The 3D model also makes it simpler to adapt the design for export or upgrade and already contains additional equipment that might be added. Original manufacturers have provided details to construct CAD models for items including the BAES 127mm Mk 45 Mod 4 Medium Calibre Gun and the Thales CAPTAS towed array sonar series.Type-31-Gunnery-control
The gun armament is a good example of the new procurement approach. The high-level KCs laid down by the MoD specified gun armament to engage surface and air targets. The bidders were left to choose the weapons and sensors and their proposals were evaluated by DTSL using tools including the Ship Air Defence Model (SADM) amongst others. SADM was developed by BAES in Australia and is used by several navies for virtual simulation of weapons, sensors and electronics in complex above-water combat scenarios for testing purposes.
The critically important selection of the gun systems for Type 31 took over a year, and all options available on the market were considered. Babcock Team 31 conducted their own evaluation of each examining servo behaviour, reaction times, fragmentation patterns and accuracy. Other aspects such as the weapon arcs, mission systems integration, deck-penetrating magazine support and reversionary control were also carefully considered. The BAES/Bofors 57mm and 40mm guns finally chosen are not the cheapest solutions available but provide the best combined performance in relation to the KCs.
The other key components of the T31 combat system are the primary radar and CMS. The latest variant of TACTICOS selected for T31 will introduce automation of processes such as picture compilation and rapid assignment of fully integrated weapons to the RN. (The CMS fitted to T26 will have similar capabilities). The NS110 radar will be the first 4D dual-axis, multi-beam, Active Electronically Scanned Array (AESA) radar to be fitted to an RN frigate. 4D radars not only provide bearing, range and elevation (3D) information but also provide in-depth analysis of the target’s doppler (velocity and manoeuvring) and ten times more time on target (the 4th dimension) by applying dual-axis multi-beam processing. The result is superior air and surface detection, tracking and classification performance.Royal-Navy-Type-31-frigate-General-Arrangement-8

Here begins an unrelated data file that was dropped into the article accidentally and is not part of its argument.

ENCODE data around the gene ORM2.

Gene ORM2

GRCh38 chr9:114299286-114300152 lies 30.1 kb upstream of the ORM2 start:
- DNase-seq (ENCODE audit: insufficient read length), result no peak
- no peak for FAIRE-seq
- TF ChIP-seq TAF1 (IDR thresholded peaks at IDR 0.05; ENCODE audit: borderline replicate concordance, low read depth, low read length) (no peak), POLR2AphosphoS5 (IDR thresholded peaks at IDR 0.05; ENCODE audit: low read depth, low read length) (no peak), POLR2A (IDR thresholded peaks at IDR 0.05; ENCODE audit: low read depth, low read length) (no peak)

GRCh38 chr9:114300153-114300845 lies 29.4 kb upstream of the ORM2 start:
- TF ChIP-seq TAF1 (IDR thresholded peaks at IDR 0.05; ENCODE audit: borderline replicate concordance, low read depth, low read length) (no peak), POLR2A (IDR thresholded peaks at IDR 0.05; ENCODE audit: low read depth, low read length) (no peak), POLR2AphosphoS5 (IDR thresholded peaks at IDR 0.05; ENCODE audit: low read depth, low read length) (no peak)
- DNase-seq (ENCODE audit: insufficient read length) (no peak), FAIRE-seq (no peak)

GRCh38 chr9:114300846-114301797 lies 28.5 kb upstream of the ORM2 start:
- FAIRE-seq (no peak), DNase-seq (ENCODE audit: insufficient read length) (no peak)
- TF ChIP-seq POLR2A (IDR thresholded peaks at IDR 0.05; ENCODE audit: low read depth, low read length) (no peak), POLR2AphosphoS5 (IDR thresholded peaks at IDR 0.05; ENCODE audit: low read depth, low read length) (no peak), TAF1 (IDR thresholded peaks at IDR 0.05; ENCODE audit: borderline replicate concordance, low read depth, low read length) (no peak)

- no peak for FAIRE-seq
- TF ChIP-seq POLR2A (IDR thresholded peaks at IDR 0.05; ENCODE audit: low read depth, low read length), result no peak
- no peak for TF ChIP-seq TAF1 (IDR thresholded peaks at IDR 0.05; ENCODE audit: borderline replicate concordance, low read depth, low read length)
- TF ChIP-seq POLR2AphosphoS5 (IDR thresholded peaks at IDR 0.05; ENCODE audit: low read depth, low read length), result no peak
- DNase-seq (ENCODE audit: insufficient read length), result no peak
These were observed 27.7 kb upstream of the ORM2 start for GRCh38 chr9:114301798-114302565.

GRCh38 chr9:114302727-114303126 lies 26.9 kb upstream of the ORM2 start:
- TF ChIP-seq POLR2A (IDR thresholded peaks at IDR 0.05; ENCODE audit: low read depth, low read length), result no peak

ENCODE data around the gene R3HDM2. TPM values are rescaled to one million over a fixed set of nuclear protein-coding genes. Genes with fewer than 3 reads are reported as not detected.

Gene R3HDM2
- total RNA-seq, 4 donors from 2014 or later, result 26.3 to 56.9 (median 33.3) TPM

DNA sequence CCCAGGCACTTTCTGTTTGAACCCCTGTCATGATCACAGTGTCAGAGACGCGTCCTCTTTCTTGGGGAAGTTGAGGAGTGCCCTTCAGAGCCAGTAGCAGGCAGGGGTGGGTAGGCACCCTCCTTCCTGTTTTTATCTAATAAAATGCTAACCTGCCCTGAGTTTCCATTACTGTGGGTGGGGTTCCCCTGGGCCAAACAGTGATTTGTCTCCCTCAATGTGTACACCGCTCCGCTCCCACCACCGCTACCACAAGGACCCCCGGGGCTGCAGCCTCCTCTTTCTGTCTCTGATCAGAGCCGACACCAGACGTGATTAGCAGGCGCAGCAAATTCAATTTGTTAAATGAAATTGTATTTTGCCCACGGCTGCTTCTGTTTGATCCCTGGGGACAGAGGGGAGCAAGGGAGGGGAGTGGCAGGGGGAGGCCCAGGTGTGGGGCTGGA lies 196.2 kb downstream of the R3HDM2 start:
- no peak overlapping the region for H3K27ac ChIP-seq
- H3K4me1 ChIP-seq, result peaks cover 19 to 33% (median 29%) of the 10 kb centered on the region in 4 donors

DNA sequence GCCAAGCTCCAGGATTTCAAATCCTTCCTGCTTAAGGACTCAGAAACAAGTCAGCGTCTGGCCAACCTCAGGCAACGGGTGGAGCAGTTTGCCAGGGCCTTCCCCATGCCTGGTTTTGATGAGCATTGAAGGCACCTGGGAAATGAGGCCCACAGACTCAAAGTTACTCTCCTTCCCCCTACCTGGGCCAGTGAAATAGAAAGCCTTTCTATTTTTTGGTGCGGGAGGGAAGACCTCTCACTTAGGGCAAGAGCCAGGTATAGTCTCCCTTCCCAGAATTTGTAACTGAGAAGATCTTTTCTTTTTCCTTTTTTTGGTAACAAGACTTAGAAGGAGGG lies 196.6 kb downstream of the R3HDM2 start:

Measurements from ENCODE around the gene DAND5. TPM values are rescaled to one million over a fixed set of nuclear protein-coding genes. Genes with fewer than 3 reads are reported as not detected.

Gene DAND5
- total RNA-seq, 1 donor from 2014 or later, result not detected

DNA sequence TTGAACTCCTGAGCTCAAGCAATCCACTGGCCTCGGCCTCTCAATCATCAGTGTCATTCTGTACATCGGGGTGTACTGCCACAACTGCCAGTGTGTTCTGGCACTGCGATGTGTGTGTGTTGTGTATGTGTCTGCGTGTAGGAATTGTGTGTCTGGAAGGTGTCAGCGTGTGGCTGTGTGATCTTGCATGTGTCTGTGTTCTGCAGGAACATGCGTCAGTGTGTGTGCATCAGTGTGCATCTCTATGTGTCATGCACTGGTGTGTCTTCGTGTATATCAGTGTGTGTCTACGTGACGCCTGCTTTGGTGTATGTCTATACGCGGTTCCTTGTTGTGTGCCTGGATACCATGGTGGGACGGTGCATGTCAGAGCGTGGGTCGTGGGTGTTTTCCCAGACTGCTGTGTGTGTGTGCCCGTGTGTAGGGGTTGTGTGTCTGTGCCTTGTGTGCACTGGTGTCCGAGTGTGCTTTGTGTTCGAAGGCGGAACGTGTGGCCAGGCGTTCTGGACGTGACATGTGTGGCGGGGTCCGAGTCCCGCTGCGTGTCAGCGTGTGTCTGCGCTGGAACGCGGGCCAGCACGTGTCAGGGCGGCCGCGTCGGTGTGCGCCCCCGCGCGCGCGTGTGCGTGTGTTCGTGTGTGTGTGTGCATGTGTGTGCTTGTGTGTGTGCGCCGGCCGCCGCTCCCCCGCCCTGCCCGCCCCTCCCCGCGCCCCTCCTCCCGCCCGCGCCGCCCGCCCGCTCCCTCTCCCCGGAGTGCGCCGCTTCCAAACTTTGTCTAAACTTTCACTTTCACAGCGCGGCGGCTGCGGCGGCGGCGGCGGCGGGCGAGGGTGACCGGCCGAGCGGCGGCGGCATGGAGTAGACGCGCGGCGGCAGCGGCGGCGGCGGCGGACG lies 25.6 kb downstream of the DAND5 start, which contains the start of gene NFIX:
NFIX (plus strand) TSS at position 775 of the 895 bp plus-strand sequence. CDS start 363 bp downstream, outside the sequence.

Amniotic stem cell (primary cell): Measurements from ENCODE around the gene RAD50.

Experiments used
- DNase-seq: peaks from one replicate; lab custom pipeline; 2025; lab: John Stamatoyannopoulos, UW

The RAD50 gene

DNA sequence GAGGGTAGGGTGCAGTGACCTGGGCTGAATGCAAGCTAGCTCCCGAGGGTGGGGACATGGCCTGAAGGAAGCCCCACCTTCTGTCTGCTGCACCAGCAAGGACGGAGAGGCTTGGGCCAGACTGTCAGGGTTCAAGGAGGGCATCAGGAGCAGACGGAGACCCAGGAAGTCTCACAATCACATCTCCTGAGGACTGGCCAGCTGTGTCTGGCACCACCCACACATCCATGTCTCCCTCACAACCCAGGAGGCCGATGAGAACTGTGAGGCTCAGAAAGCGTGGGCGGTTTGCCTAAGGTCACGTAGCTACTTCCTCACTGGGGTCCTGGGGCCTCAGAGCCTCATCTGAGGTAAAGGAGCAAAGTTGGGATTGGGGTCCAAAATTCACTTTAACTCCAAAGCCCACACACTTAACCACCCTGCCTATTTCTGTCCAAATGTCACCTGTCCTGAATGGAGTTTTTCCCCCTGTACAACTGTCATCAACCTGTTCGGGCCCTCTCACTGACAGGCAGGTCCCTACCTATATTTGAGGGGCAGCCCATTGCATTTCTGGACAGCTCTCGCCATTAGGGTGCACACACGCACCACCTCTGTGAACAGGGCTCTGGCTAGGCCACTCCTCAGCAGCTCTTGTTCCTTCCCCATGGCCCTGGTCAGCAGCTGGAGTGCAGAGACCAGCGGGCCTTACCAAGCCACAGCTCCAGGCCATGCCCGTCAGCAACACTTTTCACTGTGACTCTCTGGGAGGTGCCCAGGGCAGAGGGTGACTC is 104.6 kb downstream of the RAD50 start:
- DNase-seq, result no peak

This piece is focused on the acquisition and design phase but Babcock must now meet the different challenges of fabrication, fitting out and test & commissioning. As experience with the Astute programme clearly demonstrates, having a mature design in place before commencing construction is key to success and in this regard, Babcock are on a sound footing. It should be noted that a relatively small team of around 100 designers working on Type 31 have achieved a great deal in a short time.
The suggestion by Sir John Parker in the original National Shipbuilding Strategy that GPFF/T31 should be sold after around a decade in service and replaced with new build ships to keep production lines busy is admirable but has not been adopted or officially endorsed as the plan for the ‘Inspiration class’. It is much more likely T31s will have long careers in the RN and be extensively upgraded over time, a future for which they are well placed.
This article is based on a paper submitted to the International Naval Engineering Conference, November 2022 by James Johnson (Type 31 Frigate Transversals Engineering Manager) and Matt Howard (Chief Engineer, Arrowhead-140), Babcock International, Bristol.